Asynchronous DNS Resolver for Haskell is a library that provides an asynchronous DNS resolver on top of GNU ADNS. Not all options are supported, but A, MX, and PTR lookups work nicely. There is also support for retrieving generic RR types, CNAMEs, and for NSEC zone walking. The library can be expected to work with fine ADNS 1.4 or later. It might also work with version ADNS 1.3, but that hasn’t been tested.
The GNU Autoconf Archive is a collection of more than 450 macros for GNU Autoconf. They can be re-used without imposing any restrictions on the licensing of the generated configure script. In particular, it is possible to use them in configure scripts that are meant for non-free software.
libvarexp is a C++ library that allows its users to detach any kind of information from the representation of that information by providing a simple-to-use but powerful text-template mechanism. It offers application developers two functions that parse "variable" expressions in text buffers and replace them with the variable's contents. Additionally, the enduser has numerous ways not only to insert variables into his template files but to modify the variables contents on the fly, do full-blown regular expression search-and-replaces, or loop over the contents of arrays of variables. These variables are not limited to "environment variables". The programmer is free to provide a callback function to libvarexp that will be used to map a variable name to its contents. Thus, the variables your application provides can reside completely internally.
mapSoN is an anti-spam system that uses an approach which is entirely different than other systems. Instead of trying to recognize spam by the IP address of the SMTP dialog's peer or by certain patters in the mail's body, it uses the sender's email address to decide whether the e-mail is delivered to your mailbox or not: Any email that comes from a "known" address may pass, but any email that comes from an email address seen for the first time needs special confirmation before it may pass. "Special confirmation" means that mapSoN will generate an MD5 checksum of the to-be-confirmed email and store the email in a temporary spool directory. Then it sends a request for confirmation to the address from which the mail was coming. In this request, it will include the MD5 checksum and ask the recipient to reply back and to quote that MD5 hash. Once it sees that MD5 hash again, it considers that a confirmation of the original email, delivers the deferred email from the spool to your mailbox, and adds the sender's address to the database of known addresses, so that the next time he tries to contact you, his mail will pass through immediately. This heuristic catches almost any spam email, because spammers have to fake their sender addresses in order to avoid being held responsible for their abuse. Hence, their address will most likely not be in the database of known addresses, nor will they ever receive the request for confirmation email.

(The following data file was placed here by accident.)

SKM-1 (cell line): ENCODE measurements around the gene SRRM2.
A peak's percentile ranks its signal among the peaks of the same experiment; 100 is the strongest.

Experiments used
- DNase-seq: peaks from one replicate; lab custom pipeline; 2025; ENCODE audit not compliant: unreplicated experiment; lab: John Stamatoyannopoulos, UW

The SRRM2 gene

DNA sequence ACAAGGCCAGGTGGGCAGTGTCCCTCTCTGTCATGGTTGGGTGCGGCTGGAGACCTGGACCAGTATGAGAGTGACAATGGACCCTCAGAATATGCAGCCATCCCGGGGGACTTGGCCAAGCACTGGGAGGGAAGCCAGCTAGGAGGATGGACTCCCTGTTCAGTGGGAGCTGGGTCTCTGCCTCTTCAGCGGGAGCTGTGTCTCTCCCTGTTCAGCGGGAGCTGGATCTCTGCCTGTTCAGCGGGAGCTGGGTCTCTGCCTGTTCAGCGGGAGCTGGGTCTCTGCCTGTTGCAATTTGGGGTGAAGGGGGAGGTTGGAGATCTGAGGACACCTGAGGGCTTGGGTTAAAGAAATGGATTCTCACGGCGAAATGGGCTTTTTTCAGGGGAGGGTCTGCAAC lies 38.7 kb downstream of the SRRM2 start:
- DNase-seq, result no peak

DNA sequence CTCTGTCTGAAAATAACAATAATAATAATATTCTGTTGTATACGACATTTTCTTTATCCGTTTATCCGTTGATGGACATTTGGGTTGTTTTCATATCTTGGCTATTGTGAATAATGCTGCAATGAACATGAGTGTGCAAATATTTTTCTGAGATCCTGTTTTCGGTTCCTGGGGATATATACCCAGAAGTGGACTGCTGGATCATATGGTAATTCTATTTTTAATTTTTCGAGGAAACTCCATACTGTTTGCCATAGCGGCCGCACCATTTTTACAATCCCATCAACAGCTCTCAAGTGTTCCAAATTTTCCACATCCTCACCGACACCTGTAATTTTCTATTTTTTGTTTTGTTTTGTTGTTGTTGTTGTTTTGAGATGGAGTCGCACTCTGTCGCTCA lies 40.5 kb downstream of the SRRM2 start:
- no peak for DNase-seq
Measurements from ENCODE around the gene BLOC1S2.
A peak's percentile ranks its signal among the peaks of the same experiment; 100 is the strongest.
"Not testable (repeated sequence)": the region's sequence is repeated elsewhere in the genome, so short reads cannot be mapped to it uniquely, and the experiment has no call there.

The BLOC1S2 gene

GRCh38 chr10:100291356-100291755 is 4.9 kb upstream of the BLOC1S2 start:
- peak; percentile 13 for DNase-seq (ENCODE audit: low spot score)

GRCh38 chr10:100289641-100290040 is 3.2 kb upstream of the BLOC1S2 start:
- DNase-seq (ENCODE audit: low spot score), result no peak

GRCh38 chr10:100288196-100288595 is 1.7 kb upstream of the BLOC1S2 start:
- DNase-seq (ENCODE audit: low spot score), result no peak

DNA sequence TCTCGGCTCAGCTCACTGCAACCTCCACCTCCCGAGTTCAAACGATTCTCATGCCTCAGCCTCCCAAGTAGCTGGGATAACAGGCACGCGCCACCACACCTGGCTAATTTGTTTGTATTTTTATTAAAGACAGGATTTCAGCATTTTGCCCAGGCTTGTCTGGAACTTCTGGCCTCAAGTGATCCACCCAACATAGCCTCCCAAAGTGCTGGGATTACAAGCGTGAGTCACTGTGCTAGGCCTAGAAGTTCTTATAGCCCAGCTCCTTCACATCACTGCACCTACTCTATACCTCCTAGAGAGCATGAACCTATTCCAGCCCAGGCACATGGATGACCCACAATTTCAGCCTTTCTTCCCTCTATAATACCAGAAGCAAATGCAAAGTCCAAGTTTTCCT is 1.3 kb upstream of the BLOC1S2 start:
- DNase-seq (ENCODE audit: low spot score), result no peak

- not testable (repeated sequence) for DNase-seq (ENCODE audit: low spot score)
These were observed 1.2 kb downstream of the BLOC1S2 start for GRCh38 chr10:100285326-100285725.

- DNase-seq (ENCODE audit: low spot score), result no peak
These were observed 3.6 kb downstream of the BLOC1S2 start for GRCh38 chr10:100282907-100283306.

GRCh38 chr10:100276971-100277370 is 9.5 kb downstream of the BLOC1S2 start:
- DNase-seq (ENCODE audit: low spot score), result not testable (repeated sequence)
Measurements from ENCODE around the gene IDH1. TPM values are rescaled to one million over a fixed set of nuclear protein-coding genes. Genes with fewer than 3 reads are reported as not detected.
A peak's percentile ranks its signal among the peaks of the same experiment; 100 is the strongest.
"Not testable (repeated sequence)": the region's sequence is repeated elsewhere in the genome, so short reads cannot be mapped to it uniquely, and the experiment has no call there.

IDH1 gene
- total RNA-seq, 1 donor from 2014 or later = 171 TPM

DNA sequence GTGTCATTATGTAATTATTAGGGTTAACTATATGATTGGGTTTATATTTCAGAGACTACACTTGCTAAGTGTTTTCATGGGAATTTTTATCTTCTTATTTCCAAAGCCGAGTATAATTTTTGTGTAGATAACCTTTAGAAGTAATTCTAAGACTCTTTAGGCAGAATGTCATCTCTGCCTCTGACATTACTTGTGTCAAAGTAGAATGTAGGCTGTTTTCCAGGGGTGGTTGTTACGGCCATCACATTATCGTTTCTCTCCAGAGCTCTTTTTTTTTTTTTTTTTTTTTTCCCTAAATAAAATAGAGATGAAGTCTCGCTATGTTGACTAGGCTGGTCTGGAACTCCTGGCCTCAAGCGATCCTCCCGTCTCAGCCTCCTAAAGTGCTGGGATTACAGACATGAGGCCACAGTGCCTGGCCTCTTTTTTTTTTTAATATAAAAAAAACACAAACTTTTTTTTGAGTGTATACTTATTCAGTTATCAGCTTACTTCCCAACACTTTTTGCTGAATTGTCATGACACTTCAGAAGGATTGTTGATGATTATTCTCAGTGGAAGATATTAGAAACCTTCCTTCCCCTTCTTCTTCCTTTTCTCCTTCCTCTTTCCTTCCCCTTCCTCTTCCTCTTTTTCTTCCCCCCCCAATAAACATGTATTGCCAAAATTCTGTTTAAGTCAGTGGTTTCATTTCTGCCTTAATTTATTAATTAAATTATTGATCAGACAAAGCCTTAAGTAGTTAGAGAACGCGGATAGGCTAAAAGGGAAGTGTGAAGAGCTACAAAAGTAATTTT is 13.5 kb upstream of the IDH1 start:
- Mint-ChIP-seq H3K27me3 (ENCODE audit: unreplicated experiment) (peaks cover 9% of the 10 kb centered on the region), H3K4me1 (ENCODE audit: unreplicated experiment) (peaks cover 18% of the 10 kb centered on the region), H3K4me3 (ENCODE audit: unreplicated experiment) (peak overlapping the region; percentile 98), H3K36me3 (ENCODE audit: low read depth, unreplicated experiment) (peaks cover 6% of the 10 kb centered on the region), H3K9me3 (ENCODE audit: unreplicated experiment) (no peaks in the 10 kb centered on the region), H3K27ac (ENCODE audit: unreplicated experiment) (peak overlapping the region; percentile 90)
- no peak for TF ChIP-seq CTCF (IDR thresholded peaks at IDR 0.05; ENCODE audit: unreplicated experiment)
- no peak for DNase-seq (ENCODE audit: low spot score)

mini-httpd is a minimal Web server, designed for optimal performance, high security, and as little use of system resources as possible. It does not require more than one process or system thread to handle several requests concurrently. It features: HTTP 1.1-compliant keep-alive support, virtual hosting, Apache-compatible log format, the ability to run in a chroot sandbox, and the ability to drop all super-user privileges after acquiring the listening socket. All it can do is serve static files from the hard disk; there is no support for any kind of dynamic content.
Postmaster is an Internet mail transport agent (MTA) that handles incoming ESMTP network connections and delivers accepted messages to the user's mailbox by piping it into an arbitrary local mailer (such as Procmail). It is configurable beyond anything you'll ever need, handles any number of concurrent connections without forking or using OS threading, and it is pretty efficient. It currently lacks any form of queue management, but for leaf sites that don't need to do extensive mail relaying, it is a reliable and powerful solution.
librfc2822 provides application developers with a complete parser for RFC2822 addresses. Not only can you use the library to verify that RFC2822 addresses are syntactically correct, you can also have an address split up into its semantic parts, what is needed when deciding where to route an address to, etc. What is quite unique is that librfc2822 does indeed parse all address types allowed by the standard. That includes such weird things as "address groups" or addresses with whitespace and comments throw in.